There’s something about the tension and buildup of a great spy novel that works particularly well on the page. That’s not to knock the many great spy movies out there, of course, but when it comes to pacing and creating paranoia, novels have the advantage.
The following are thrilling examples of a finely calibrated espionage tale. Here are nine of the best spy novels ever written.
The Secret Agent
Most lists of the best spy novels are dominated by Cold Ware fare from Ian Fleming, John le Carré, and their peers—and, to be honest, ours is no exception. But we would be remiss if we didn’t give a shout-out to this 1907 novel from Joseph Conrad. Conrad’s spy tale is a political and espionage classic. It’s also an early example of a novel that discusses terrorism.
Soon after Ian Fleming created English superspy James Bond, the character took on a life of his own. Bond tackled increasingly wild plots in each book, while his cinematic counterpart became a silver screen icon—and slightly more sober than Fleming’s original creation. Casino Royale, the first Bond novel, is where this saga begins.
Related: 8 Spies Who Wrote About Spies
Then We Take Berlin
Meet Joe Wilderness, orphaned by World War II - and certain that this fact will allow him to operate outside of society's bounds and rules for the rest of his life. But when he gets recruited into MI6, he discovers a fast-paced life in Berlin that will force him to go to extremes to accomplish his missions. This stylish thriller is a beloved read, best for fans of Eric Ambler.
The Day of the Jackal
The Day of the Jackal uses a real-life attempt to assassinate French leader Charles de Gaulle to build a fictional plot full of intrigue and subversion. Though Forsyth initially struggled to find his book publisher, the novel quickly became a sensation when it was finally published in 1971. It remains a beloved classic all these years later.
Our Man in Havana
Greene didn’t dedicate his whole career to spy fiction, but, in many respects, his novel Our Man in Havana fits right in with the best works of career espionage writers. Perhaps that’s because, like many of the best espionage writers, Greene himself worked for a time as a spy. But there are also ways in which Greene’s novel stands out from the spy fiction crowd. That’s particularly true in of its genre: rather than write a straight thriller, Greene wrote a black comedy that poked fun at the espionage world’s credulity when it came to local informants.
The Salzburg Connection
MacInnes may be best known for her first novel, Above Suspicion, but in The Salzburg Connection, written over 20 years later, she had become an expert in espionage beyond compare. In this spy vs spy vs lawyer tale, Richard Bryant, British agent, is one of the few who knows about a secret cache of Nazi information. When he’s found dead, an American lawyer gets caught up in the quest to find the information, before it gets in the wrong hands.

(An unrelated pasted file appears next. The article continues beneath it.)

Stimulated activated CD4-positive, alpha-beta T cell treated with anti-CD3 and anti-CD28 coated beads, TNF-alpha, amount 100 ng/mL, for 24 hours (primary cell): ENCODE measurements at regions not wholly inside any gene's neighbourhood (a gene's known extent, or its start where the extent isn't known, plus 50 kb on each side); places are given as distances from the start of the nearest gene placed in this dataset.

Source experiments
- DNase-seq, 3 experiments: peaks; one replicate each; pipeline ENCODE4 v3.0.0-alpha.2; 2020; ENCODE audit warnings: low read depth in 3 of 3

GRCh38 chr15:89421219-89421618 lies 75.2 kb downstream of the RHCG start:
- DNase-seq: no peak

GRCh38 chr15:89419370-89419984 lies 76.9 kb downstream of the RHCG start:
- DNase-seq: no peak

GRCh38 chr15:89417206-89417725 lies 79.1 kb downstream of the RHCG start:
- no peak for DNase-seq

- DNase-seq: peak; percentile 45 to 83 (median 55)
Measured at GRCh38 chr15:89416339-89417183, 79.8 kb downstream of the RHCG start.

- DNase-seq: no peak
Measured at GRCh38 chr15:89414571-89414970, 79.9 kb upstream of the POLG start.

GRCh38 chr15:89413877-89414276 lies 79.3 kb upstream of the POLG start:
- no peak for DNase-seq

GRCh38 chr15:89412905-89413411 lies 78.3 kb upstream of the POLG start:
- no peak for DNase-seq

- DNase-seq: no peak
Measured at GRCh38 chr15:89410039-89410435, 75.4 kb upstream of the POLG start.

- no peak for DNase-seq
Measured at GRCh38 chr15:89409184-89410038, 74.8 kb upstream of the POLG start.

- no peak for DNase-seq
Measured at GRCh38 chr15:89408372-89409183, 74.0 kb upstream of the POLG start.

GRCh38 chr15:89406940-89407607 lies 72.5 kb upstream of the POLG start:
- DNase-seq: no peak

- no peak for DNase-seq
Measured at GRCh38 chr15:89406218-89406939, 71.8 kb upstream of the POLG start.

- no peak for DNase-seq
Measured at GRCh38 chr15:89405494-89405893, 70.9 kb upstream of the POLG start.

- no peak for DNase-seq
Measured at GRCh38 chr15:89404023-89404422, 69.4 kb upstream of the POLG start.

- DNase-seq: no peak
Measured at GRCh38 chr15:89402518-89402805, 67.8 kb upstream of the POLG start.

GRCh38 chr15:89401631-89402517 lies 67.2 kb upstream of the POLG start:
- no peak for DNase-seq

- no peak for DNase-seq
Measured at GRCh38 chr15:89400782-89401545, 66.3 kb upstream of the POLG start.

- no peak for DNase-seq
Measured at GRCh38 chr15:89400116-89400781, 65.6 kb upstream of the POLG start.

The Spy Who Came in From the Cold
The novel that launched John le Carré’s career remains perhaps his finest work. Focusing on suspense rather than action, le Carré weaves a compelling and authentic spy story set on two sides of the Berlin wall. Smart, cynical, and memorable, this Cold War classic is an obvious choice for any list of the best spy novels.
The Bourne Identity
The Bourne Identity features one of the most beloved of thriller hooks: A highly trained man, apparently a spy, awakens to find he remembers nothing about his life. From page one, readers are invested in the mysterious story of the man who later learns he (sometimes) goes by Jason Bourne. Bourne soon finds himself running–and fighting–for his life as he encounters enemies that include the CIA and a sinister assassin known as Carlos the Jackal.
Lynds became popular thanks to a collaborative series with Robert Ludlum, Covert-One, but she had been honing her craft long before The Altman Code’s debut. Like Jason Bourne, Liz Sansborough wakes up one morning to discover that she no longer remembers her life as a CIA agent. Luckily, her lover, Gordon, is there to explain what she has forgotten. But can Gordon–or the world–be trusted? There’s an international assassin after Liz, and she’ll need to figure out whom she can trust quickly.
Jason Matthews is a modern answer to John le Carré and other iconic spies-turned writers. A former CIA operative, Matthews writes realistic but thrilling spy novels. Red Sparrow, his 2013 bestseller and winner of an Edgar Award for Best First Novel, examines the competing espionage efforts of the United States and Russia. A film adaptation starring Jennifer Lawrence recently hit theaters, so pick up the book after or (better yet) before you watch the movie.
Featured photo via cover of "Red Sparrow"